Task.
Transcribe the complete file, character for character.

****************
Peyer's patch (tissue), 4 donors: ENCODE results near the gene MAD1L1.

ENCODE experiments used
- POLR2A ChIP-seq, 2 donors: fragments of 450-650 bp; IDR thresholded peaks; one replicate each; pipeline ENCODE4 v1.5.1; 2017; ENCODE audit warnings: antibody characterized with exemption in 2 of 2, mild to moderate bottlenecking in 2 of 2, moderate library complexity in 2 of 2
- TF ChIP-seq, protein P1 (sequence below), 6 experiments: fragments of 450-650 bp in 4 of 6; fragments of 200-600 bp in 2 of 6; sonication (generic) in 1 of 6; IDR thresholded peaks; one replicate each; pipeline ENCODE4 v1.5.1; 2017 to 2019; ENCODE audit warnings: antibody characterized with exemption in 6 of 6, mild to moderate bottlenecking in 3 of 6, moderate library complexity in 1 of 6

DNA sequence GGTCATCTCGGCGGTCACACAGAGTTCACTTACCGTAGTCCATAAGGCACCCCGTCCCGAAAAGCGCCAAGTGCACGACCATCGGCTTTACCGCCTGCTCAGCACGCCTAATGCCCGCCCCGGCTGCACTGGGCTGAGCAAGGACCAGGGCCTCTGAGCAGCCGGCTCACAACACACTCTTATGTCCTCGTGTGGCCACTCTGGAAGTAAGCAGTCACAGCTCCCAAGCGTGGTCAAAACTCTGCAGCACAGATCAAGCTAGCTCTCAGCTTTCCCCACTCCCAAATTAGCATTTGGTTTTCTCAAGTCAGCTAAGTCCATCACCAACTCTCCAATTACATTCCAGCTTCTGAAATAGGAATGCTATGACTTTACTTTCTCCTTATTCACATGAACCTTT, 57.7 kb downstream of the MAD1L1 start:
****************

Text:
Peyer's patch (tissue), 4 donors: ENCODE results near the gene MAD1L1.

ENCODE experiments used
- POLR2A ChIP-seq, 2 donors: fragments of 450-650 bp; IDR thresholded peaks; one replicate each; pipeline ENCODE4 v1.5.1; 2017; ENCODE audit warnings: antibody characterized with exemption in 2 of 2, mild to moderate bottlenecking in 2 of 2, moderate library complexity in 2 of 2
- TF ChIP-seq, protein P1 (sequence below), 6 experiments: fragments of 450-650 bp in 4 of 6; fragments of 200-600 bp in 2 of 6; sonication (generic) in 1 of 6; IDR thresholded peaks; one replicate each; pipeline ENCODE4 v1.5.1; 2017 to 2019; ENCODE audit warnings: antibody characterized with exemption in 6 of 6, mild to moderate bottlenecking in 3 of 6, moderate library complexity in 1 of 6

DNA sequence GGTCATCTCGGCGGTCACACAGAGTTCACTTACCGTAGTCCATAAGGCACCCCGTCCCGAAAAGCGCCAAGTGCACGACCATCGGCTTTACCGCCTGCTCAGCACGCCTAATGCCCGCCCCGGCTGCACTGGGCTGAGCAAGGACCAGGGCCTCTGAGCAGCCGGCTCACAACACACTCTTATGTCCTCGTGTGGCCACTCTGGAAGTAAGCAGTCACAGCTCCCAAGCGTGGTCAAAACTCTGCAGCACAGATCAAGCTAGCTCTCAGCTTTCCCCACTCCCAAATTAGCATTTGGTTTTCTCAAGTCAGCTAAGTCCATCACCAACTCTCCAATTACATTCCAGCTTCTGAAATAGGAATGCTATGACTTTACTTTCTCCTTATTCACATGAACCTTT, 57.7 kb downstream of the MAD1L1 start: